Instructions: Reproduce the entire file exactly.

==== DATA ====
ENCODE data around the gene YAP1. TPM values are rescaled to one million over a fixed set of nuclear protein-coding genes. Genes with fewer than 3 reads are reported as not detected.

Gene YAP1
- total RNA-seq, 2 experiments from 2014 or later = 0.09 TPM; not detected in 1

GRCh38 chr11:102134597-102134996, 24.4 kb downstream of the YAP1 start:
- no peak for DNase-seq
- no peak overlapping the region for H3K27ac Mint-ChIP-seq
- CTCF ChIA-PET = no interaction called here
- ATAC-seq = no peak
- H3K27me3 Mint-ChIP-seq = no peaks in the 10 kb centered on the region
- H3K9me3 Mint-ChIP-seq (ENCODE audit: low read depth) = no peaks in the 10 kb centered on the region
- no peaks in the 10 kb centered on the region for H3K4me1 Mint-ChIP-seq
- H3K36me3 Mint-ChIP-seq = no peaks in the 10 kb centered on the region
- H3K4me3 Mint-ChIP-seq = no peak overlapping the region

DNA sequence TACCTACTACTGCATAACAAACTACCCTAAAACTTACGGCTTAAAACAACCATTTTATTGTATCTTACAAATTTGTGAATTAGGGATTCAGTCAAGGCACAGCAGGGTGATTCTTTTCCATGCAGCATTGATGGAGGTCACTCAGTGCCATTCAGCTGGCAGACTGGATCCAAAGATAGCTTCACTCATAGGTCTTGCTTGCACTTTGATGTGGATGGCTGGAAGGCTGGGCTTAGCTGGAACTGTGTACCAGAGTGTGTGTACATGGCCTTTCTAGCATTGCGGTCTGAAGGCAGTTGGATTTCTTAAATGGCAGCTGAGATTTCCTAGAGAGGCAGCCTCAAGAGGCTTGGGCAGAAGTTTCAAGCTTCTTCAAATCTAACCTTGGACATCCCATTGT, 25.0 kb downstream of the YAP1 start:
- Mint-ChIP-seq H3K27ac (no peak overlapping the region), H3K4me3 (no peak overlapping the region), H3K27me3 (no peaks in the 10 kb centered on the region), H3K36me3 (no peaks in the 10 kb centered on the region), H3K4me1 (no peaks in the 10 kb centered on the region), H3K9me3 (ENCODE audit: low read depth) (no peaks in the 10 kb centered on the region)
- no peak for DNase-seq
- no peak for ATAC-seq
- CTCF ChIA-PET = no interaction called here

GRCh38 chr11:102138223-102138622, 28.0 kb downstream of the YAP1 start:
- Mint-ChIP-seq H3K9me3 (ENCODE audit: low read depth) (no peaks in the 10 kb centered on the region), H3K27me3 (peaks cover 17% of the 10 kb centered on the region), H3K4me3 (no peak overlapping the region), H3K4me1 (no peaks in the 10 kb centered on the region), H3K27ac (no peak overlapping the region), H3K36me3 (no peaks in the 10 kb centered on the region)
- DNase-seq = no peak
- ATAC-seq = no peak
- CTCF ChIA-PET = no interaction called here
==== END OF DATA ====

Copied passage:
ENCODE data around the gene YAP1. TPM values are rescaled to one million over a fixed set of nuclear protein-coding genes. Genes with fewer than 3 reads are reported as not detected.

Gene YAP1
- total RNA-seq, 2 experiments from 2014 or later = 0.09 TPM; not detected in 1

GRCh38 chr11:102134597-102134996, 24.4 kb downstream of the YAP1 start:
- no peak for DNase-seq
- no peak overlapping the region for H3K27ac Mint-ChIP-seq
- CTCF ChIA-PET = no interaction called here
- ATAC-seq = no peak
- H3K27me3 Mint-ChIP-seq = no peaks in the 10 kb centered on the region
- H3K9me3 Mint-ChIP-seq (ENCODE audit: low read depth) = no peaks in the 10 kb centered on the region
- no peaks in the 10 kb centered on the region for H3K4me1 Mint-ChIP-seq
- H3K36me3 Mint-ChIP-seq = no peaks in the 10 kb centered on the region
- H3K4me3 Mint-ChIP-seq = no peak overlapping the region

DNA sequence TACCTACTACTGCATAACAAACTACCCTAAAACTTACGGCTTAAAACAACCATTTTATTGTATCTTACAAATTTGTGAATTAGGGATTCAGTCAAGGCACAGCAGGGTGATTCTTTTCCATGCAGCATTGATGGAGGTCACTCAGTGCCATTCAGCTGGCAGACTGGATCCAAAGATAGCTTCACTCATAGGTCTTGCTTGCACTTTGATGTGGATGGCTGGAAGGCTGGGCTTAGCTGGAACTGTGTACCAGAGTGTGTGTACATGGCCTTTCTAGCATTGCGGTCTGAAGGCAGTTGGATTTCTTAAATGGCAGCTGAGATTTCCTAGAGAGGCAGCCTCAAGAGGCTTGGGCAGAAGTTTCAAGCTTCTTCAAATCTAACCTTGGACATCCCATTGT, 25.0 kb downstream of the YAP1 start:
- Mint-ChIP-seq H3K27ac (no peak overlapping the region), H3K4me3 (no peak overlapping the region), H3K27me3 (no peaks in the 10 kb centered on the region), H3K36me3 (no peaks in the 10 kb centered on the region), H3K4me1 (no peaks in the 10 kb centered on the region), H3K9me3 (ENCODE audit: low read depth) (no peaks in the 10 kb centered on the region)
- no peak for DNase-seq
- no peak for ATAC-seq
- CTCF ChIA-PET = no interaction called here

GRCh38 chr11:102138223-102138622, 28.0 kb downstream of the YAP1 start:
- Mint-ChIP-seq H3K9me3 (ENCODE audit: low read depth) (no peaks in the 10 kb centered on the region), H3K27me3 (peaks cover 17% of the 10 kb centered on the region), H3K4me3 (no peak overlapping the region), H3K4me1 (no peaks in the 10 kb centered on the region), H3K27ac (no peak overlapping the region), H3K36me3 (no peaks in the 10 kb centered on the region)
- DNase-seq = no peak
- ATAC-seq = no peak
- CTCF ChIA-PET = no interaction called here